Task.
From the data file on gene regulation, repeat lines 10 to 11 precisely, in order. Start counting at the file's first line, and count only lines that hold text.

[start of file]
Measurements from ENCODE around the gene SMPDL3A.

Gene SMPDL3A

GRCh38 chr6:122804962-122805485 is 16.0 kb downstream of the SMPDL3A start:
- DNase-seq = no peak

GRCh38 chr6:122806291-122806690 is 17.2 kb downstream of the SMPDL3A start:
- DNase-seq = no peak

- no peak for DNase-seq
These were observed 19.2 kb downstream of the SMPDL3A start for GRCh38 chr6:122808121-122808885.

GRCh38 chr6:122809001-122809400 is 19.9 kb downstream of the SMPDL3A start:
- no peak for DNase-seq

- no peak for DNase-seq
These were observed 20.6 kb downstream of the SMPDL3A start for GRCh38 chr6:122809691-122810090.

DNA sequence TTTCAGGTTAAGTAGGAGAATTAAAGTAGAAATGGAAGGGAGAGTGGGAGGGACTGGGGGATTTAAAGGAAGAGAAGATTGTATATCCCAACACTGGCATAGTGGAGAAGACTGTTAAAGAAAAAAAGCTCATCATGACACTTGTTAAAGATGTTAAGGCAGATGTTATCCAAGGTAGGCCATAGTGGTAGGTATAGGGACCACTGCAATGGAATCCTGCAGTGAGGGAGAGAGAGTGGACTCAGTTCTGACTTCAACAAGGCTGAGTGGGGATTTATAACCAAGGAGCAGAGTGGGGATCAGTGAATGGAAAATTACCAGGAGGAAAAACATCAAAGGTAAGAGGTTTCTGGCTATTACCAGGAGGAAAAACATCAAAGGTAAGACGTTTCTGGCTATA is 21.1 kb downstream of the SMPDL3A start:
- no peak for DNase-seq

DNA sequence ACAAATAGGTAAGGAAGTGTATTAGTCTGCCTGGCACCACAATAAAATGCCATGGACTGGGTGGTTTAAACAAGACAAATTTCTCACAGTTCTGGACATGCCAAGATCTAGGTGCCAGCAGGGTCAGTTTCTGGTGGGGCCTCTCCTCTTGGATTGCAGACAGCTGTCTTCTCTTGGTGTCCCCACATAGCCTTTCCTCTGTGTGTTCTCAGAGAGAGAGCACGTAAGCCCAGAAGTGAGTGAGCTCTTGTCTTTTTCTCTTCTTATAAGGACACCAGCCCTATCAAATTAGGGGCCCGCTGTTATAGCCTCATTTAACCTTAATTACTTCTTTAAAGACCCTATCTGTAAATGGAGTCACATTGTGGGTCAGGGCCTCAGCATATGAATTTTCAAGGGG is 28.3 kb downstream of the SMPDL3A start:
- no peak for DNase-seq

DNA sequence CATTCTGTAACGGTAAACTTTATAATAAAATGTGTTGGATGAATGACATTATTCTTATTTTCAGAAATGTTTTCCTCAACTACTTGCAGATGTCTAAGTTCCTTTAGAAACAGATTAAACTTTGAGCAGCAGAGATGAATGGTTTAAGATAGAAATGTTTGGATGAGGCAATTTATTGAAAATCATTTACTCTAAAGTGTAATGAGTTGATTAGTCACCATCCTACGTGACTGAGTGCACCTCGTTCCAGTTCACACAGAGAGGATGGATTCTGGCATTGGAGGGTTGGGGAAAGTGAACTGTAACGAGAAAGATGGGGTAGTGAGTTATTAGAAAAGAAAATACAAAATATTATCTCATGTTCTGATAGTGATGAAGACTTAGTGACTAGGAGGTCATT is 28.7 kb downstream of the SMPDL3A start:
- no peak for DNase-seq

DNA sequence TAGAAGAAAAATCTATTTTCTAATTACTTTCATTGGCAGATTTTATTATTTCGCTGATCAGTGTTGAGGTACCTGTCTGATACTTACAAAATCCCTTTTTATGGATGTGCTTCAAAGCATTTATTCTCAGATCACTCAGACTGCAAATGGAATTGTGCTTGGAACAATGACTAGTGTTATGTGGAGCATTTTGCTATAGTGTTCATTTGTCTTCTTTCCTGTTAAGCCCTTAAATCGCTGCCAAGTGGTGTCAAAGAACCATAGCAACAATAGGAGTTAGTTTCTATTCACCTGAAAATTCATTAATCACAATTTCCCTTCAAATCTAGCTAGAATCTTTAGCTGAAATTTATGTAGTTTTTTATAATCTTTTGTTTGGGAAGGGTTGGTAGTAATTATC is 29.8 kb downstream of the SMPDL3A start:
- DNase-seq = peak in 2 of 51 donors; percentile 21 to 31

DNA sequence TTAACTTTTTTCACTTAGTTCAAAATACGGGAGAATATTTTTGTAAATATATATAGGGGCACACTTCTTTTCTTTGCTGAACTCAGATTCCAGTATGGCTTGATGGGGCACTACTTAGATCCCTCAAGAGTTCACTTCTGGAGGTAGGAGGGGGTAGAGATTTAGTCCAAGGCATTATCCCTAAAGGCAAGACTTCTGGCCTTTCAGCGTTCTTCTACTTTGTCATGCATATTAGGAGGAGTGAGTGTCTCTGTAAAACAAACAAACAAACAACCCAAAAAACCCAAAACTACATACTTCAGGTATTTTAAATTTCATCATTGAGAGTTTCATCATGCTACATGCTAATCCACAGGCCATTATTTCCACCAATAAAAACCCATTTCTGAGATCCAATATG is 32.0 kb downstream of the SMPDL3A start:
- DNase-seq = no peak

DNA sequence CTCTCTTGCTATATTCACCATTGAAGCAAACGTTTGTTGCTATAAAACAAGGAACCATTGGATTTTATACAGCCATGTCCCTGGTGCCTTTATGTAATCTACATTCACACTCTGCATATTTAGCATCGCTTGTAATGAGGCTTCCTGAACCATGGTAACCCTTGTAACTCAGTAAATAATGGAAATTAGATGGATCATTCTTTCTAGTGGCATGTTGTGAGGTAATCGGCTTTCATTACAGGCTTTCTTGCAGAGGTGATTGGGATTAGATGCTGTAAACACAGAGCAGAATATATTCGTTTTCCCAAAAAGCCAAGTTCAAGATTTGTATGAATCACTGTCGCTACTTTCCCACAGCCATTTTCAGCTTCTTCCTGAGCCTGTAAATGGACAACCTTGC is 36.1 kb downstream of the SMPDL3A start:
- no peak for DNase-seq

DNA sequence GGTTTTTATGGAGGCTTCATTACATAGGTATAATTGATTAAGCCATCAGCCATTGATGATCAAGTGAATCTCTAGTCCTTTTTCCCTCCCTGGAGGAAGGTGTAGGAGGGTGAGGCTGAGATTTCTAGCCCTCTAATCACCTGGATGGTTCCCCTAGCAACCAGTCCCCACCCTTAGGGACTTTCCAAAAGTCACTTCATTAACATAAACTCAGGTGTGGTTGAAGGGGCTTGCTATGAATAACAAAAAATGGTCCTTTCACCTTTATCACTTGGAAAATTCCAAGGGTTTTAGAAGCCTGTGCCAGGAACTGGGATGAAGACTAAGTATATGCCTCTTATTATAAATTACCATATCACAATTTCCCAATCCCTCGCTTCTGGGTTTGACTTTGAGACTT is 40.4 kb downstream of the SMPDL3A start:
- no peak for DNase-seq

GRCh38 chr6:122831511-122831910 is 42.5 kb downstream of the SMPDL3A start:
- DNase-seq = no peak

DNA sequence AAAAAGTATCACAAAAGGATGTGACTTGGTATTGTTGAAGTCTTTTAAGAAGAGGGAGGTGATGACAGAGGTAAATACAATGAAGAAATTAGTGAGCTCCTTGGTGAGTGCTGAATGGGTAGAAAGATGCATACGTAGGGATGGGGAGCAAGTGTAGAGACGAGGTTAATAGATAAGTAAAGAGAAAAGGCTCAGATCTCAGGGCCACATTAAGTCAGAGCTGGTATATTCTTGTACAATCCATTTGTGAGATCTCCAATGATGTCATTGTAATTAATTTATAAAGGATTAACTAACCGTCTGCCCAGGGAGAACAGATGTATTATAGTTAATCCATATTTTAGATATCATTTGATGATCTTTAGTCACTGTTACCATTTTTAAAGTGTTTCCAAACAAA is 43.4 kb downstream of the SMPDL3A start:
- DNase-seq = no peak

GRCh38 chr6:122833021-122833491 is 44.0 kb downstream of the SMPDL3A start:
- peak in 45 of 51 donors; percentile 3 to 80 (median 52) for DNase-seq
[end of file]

- no peak for DNase-seq

- no peak for DNase-seq